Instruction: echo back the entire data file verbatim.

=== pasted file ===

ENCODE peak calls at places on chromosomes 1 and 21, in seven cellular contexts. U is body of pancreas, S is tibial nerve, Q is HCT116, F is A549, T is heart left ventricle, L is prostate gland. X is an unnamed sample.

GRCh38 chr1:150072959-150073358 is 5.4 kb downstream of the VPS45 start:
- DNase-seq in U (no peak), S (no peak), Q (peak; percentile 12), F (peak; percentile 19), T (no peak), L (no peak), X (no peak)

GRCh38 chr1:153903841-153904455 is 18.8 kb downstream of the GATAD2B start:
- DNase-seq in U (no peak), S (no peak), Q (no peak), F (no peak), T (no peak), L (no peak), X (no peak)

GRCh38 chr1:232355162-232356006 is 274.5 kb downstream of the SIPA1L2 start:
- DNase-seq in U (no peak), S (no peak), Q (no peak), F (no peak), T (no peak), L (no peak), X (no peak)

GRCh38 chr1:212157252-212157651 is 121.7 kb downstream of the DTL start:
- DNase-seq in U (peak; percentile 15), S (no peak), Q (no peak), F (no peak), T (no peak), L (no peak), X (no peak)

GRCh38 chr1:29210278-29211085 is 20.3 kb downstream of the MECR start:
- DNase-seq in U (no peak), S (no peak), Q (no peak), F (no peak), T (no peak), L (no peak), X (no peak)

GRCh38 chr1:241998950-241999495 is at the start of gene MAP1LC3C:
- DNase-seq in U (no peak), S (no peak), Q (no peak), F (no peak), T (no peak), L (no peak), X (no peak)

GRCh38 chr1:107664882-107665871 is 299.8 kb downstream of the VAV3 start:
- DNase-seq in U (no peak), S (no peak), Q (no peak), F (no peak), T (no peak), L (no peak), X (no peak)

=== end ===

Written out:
ENCODE peak calls at places on chromosomes 1 and 21, in seven cellular contexts. U is body of pancreas, S is tibial nerve, Q is HCT116, F is A549, T is heart left ventricle, L is prostate gland. X is an unnamed sample.

GRCh38 chr1:150072959-150073358 is 5.4 kb downstream of the VPS45 start:
- DNase-seq in U (no peak), S (no peak), Q (peak; percentile 12), F (peak; percentile 19), T (no peak), L (no peak), X (no peak)

GRCh38 chr1:153903841-153904455 is 18.8 kb downstream of the GATAD2B start:
- DNase-seq in U (no peak), S (no peak), Q (no peak), F (no peak), T (no peak), L (no peak), X (no peak)

GRCh38 chr1:232355162-232356006 is 274.5 kb downstream of the SIPA1L2 start:
- DNase-seq in U (no peak), S (no peak), Q (no peak), F (no peak), T (no peak), L (no peak), X (no peak)

GRCh38 chr1:212157252-212157651 is 121.7 kb downstream of the DTL start:
- DNase-seq in U (peak; percentile 15), S (no peak), Q (no peak), F (no peak), T (no peak), L (no peak), X (no peak)

GRCh38 chr1:29210278-29211085 is 20.3 kb downstream of the MECR start:
- DNase-seq in U (no peak), S (no peak), Q (no peak), F (no peak), T (no peak), L (no peak), X (no peak)

GRCh38 chr1:241998950-241999495 is at the start of gene MAP1LC3C:
- DNase-seq in U (no peak), S (no peak), Q (no peak), F (no peak), T (no peak), L (no peak), X (no peak)

GRCh38 chr1:107664882-107665871 is 299.8 kb downstream of the VAV3 start:
- DNase-seq in U (no peak), S (no peak), Q (no peak), F (no peak), T (no peak), L (no peak), X (no peak)